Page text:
Insights and ideas from Carl Warner
Compositing intricate landscapes
Carl Warner blends photography and art to make highly conceptual visual images. Based in London, Warner’s 25-year career spans still life and advertising photography. He is best known for his intricate food landscapes, many of which can be seen in the recently published book Carl Warner’s Food Landscapes. In this interview with Photoshop.com, he shares his insights about his background and creative process.
Photoshop.com: What piece of equipment can’t you live without and why?
Carl Warner: My Moleskine sketch book and a good sharp pencil. My notebooks are where I sketch my ideas out and develop concepts in the drawings. Here is where I pin down my ideas on to paper where I can share my vision with clients and art directors, as well as my team of model makers, stylists, and retouchers.
Photoshop.com: What role does Adobe® Photoshop® software play in your photography?
Carl Warner: Photoshop plays a most essential role in my work. I use it to colour and shade my initial sketches to create light and shade within the visuals, and this mood and atmosphere is closely followed during the shooting and retouching stages. We use Photoshop to do rough composites during shooting to make sure everything will fit together properly, and then of course it is used at the high end of the digital retouching/post production stage where all the detailed cutting out, cleaning up, and composites are carried out. Without Photoshop I literally would not be able to do what I do.
Photoshop.com: How did you create the result in the Chinese Junk image (Image 1)?
Carl Warner: This very nostalgic view of historical Chinese culture needed to have a look of golden light to capture the essential visual ingredients that I associate with the 'Golden Age' of the orient. As Hong Kong and China were the epicenter of trade and culture in Asia, I wanted to create a scene that would combine the distinct landscape together with the iconic trade ship known as the Chinese Junk.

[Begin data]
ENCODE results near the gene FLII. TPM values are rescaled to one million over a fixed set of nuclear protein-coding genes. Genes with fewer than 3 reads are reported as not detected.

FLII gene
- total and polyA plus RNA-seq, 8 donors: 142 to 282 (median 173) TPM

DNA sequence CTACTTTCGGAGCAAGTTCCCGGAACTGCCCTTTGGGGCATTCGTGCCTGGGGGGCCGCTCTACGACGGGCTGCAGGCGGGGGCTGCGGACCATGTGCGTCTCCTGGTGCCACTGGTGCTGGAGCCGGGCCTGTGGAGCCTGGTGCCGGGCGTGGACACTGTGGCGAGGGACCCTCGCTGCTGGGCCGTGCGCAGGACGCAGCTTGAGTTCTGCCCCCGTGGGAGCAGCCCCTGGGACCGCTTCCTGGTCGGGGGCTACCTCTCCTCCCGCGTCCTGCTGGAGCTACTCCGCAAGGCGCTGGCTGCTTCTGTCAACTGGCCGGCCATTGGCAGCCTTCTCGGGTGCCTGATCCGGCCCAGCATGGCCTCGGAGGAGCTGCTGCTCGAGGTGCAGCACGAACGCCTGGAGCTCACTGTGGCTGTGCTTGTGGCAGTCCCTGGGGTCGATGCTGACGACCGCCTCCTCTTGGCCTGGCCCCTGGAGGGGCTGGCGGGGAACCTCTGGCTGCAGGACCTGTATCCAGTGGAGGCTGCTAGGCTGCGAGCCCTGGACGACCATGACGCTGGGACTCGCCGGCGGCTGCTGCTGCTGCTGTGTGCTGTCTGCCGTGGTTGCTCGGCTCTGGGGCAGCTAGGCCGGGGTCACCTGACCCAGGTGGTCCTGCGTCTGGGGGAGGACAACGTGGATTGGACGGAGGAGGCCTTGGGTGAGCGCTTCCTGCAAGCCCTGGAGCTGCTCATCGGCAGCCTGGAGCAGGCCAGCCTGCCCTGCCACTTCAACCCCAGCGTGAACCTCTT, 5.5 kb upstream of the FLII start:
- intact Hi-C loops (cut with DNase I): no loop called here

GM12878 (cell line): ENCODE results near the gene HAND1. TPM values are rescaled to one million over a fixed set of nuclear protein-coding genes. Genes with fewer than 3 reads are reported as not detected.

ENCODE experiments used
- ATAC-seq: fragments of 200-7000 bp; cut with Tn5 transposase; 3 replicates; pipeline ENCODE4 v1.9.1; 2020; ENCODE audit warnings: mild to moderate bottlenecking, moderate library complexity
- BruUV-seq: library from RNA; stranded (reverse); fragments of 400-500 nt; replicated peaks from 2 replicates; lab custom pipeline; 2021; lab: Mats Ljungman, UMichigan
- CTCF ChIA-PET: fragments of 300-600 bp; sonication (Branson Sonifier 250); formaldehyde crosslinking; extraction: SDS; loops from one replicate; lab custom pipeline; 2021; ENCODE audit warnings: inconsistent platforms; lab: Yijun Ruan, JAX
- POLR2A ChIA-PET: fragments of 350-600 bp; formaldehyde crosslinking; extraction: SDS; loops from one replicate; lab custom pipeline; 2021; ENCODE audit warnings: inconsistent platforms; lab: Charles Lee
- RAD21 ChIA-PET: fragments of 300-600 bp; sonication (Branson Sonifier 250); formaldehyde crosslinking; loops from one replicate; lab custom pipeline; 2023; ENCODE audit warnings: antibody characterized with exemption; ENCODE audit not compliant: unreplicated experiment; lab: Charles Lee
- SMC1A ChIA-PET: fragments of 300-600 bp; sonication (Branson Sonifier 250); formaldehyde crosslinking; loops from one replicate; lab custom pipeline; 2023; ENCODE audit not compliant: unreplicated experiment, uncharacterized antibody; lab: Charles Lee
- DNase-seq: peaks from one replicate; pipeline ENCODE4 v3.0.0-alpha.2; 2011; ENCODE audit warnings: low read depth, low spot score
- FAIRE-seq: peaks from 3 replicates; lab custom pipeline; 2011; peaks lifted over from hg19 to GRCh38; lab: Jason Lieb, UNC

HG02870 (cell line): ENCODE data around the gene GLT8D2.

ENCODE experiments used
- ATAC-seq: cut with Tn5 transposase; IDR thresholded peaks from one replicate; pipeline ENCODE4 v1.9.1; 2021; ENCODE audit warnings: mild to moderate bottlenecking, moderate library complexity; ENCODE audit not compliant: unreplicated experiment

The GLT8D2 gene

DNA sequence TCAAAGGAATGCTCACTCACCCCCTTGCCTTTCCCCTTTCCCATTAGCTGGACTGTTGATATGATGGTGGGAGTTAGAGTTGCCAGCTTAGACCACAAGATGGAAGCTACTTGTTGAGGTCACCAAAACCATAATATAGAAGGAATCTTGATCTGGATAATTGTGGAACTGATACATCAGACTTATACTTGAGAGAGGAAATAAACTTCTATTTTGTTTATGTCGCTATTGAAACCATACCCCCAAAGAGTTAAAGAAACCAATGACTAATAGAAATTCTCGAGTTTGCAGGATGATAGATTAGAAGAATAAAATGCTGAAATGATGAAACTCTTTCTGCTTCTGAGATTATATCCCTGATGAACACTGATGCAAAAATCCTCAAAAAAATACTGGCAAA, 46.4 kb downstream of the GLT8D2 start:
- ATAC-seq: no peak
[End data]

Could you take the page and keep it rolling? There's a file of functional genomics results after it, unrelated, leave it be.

The complete Junk in the mid ground and the deck in the foreground were made from various sliced edible roots used in Chinese medicine and cooking, with cinnamon stick masts and lotus leaf sails. These models were built before the shoot by my model maker Paul Baker of 3D Studios who used plans of a model Junk to build this edible version.
The whole Junk was then placed on a large tabletop covered in Pak Choi, which is a Chinese cabbage leaf, and this formed the turbulent waters of the seascape. Once dressed, this set formed the largest part of the image and covered a tabletop of about fifteen feet at the back to four feet at the front and around nine feet deep.
I wanted to capture the feel of that low golden sunlight that breaks through after a storm has passed, so I used a warm tungsten light source with minimum fill in light. For the sky I used kai choi to become the swirling, slightly spooky and mysterious looking cloud formations. The leaves were shot separately to form the second element of the composite, which were assembled later in Photoshop.
Although the final image is quite busy in terms of its content and visual arrest, it portrays for me a sense of sensory abundance that Chinese/Asian culture has to offer in terms of the beauty and diversity of its finer attributes.
Photoshop.com: What is your favorite image from the foodscapes collection and what grabs you about it.
Carl Warner: My favourite photo is the Fishscape (Image 2), as I never seem to tire of looking at it. For me it is the tremendous sense of place that it achieves, as well as the atmosphere and feeling of the cold harshness that the fishing community endures in that part of the world. It was commissioned by Findus in Sweden, and the brief was to create a scene using fish and seafood that would be based on the land and seascape of the archipelagos off the coast of Sweden.
Photoshop.com: How do you know that a photo is really good?